A review into the Cycling New Zealand High Performance programme has found the allegations revealed by 1 NEWS about former head sprint coach Anthony Peden are true.
Michael Heron QC has spent the past five months looking into the culture at the sporting organisation and released his findings this morning.
In his 84-page report, he identified instances of bullying, an inappropriate relationship between Peden and one of the female athletes he coached and a dysfunctional culture which Cycling NZ failed to deal with.
"The Cycling NZ response was ineffective and inadequate."
He also found High Performance Sport New Zealand knew of the issues and should have done more to ensure they were dealt with.
"HPSNZ ought to take some responsibility for the cultural and leadership issues identified."
In regards to the relationship, the report specifically details an incident that happened weeks out from the Rio Olympics at a training camp in Bordeaux, France where Peden and the athlete remained in town drinking alone.
At 2:30am, "the coach and the athlete returned in a taxi to the team hotel. They were clearly intoxicated. A witness at the hotel describes seeing 'an intimate moment between them'."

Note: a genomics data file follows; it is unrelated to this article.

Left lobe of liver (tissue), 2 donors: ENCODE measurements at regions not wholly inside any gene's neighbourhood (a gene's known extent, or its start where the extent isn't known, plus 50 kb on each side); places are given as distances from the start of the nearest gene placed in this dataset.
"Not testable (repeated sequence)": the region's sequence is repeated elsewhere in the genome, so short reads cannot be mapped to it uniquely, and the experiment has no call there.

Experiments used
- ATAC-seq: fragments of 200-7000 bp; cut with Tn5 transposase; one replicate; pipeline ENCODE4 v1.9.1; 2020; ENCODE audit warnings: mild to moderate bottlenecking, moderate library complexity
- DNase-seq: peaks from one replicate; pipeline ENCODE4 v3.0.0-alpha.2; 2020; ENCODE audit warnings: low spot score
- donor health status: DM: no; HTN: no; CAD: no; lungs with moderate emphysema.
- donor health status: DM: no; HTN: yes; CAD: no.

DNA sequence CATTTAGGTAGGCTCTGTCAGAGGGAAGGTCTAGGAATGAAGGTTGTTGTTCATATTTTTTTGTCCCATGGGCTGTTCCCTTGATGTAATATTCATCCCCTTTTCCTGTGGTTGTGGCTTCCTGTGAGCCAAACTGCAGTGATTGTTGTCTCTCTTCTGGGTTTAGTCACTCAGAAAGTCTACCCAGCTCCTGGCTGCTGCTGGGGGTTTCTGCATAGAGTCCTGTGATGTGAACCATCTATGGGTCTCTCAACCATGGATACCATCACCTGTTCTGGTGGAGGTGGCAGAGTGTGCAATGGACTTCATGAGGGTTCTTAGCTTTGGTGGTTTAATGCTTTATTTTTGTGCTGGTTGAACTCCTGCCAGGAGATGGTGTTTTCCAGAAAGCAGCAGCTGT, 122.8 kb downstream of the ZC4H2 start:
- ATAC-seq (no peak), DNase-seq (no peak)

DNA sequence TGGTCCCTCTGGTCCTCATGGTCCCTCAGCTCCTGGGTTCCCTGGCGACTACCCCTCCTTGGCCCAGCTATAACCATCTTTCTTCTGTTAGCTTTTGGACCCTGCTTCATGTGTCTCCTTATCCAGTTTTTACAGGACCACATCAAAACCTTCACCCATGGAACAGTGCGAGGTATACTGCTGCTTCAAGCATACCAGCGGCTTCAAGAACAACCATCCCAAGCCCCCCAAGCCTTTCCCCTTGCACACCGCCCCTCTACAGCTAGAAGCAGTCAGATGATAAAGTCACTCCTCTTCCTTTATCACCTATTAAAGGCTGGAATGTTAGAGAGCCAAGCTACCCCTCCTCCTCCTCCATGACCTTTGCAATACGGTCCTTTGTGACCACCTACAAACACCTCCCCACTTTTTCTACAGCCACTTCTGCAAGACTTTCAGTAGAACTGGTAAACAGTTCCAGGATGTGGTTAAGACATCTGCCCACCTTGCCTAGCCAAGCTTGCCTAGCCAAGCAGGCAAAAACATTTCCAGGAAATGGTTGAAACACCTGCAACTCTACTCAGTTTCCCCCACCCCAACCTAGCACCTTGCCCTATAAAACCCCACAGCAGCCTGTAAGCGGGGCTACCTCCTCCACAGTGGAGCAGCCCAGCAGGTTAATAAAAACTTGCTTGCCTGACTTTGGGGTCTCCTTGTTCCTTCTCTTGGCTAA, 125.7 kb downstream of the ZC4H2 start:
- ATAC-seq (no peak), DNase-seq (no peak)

Heron goes on to reveal how a young female athlete and the team manager were put under pressure to lie or not speak about the incident during an investigation.
Neither Peden nor the female athlete he had a relationship with participated in the review but both gave feedback on the report in its draft stage.
In a statement, which Peden's lawyer insisted was included in full, he says "the report is grossly inaccurate in many respects" and based on "anecdote, hearsay, gossip and rumour".
However, he declined to "critique the many errors in the report... because that may only lead to the airing of further untruths and inaccuracies". He added that he's reflected on his behaviour and is committed to ensuring "no criticism can be legitimately levelled at him in the future".
In his summary, Mr Heron identified shortcomings in the high performance system including no way to escalate and deal with situations like these. He also says his findings suggest the current system may not give enough priority to athlete and participant welfare.
See Abby Wilson's full coverage of the Cycling New Zealand saga